PROVO -- As of late last week, Brigham Young University professor Gary Palmer had not seen the movie "Patch Adams."

But he is aware of the film's message, which happens to mirror his own approach in the classroom and in life. That is, laughter matters.Palmer, who teaches recreational management and youth leadership at BYU, believes humor has health benefits and extraordinary healing power -- serving as an antidote to stress, fear, intimidation and anger.

"Research tells us children laugh 400 times a day and adults 15 times a day," Palmer said. "People get too stressed out. We need to lighten up a bit. I'm just trying to get people to be the way they used to be."

He knows plenty about the research that has been done on the subject. When a person laughs, he says, blood pressure decreases, heart rate and respiration increase, endorphins are released and depression is reduced.

"Hospitals use music and humor as therapy and that therapy seems to last," Palmer said. "People with a sense of humor live longer. There are definitely health benefits. We feel energized when we laugh. If you were to put that in a bottle, it would have to be FDA-approved."

Still, Palmer doesn't claim to be an expert. Rather than emphasizing scientific data, Palmer is more interested in promoting laughter and practicing the art of finding humor in everyday situations.

"Humor makes life more pleasant. You have to look at humor in your life. It's all around us," Palmer said. "It's an attitude, not an event. Two people can have the same experience, and one can become stressed out because of it while another thinks it's funny. We like to hear embarrassing experiences because they are funny, unless it involves us."

Palmer's specialty is humor in an educational environment. Not that he's advocating that students become class clowns or not take their studies seriously. Humor, he explains, can be a potent learning tool.

"If there's one thing that's helped me in my teaching, it's using humor," he said.

Apparently, it has worked for Palmer, who has received excellence in teaching awards 10 times during his BYU career. He says students are more receptive when they are having fun and he tries to create that type of climate in his classroom.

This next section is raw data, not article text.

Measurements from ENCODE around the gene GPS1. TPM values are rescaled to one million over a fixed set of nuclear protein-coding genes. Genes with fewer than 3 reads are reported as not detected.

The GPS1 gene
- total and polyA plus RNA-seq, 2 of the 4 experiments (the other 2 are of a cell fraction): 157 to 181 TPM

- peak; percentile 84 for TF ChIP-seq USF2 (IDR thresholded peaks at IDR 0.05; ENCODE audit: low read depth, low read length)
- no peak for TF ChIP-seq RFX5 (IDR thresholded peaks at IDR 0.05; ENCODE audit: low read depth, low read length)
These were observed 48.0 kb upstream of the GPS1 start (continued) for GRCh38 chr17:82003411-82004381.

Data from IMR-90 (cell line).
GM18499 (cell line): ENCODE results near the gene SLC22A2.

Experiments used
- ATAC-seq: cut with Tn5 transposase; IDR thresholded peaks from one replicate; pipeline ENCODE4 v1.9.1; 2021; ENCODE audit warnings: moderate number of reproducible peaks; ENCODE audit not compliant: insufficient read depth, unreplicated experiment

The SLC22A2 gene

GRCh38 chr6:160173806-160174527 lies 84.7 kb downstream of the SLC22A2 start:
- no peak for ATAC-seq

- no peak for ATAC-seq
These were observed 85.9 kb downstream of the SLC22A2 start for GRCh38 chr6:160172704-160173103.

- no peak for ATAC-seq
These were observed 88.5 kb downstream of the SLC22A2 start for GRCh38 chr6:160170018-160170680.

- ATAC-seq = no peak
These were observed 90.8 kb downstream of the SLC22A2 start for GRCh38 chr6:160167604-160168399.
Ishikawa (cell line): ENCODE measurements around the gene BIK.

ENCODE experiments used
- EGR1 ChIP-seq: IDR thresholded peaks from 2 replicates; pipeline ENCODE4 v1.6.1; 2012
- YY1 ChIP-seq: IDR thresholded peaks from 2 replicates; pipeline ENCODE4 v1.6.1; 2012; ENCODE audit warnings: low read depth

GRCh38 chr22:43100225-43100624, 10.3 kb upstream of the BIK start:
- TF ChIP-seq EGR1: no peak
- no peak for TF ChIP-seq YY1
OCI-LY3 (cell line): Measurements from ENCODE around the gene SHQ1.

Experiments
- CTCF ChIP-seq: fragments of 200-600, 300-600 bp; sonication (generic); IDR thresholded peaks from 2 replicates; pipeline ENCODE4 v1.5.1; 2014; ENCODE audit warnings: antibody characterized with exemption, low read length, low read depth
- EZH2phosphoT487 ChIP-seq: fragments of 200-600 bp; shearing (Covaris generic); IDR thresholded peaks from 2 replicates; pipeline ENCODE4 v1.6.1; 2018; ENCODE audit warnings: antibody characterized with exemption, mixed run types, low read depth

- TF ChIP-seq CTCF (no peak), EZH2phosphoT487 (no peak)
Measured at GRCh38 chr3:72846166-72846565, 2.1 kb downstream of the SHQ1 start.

For instance, when he talks about how to dress professionally, he illustrates different types of styles by breaking out a Gilligan shirt or a Mr. Rogers sweater, which results in his class breaking up with laughter.

Most of his shtick is not planned, though. "It just comes out. I do some pretty goofy things," he said. "Humor creates an unforgettable learning experience because it makes us laugh and feel good. And we remember what we feel."

As he wrote in a paper on laughter in the classroom: "Humor is a mnemonic device. There are three good reasons to use mnemonic devices: 1. They remember better. I forgot the other two."

But his views on humor are not limited to teaching. A couple of times a month, he is asked to speak on the health benefits of laughter at business conventions or other gatherings, mostly in Utah. He reminds his listeners the importance of humor in the workplace.

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"People enjoy working around those who have a sense of humor," he said. "It's contagious. We enjoy working with people who joke around."

His interest in humor began as a hobby, when he started reading about the effects of laughter. Five years ago he delivered a speech on it, and soon thereafter, he started receiving requests to speak to groups. He has presented numerous workshops and written various papers on laughter.

His goal is that others will realize they shouldn't take themselves too seriously.

"Life's pretty short," he said. "We'd better enjoy it."

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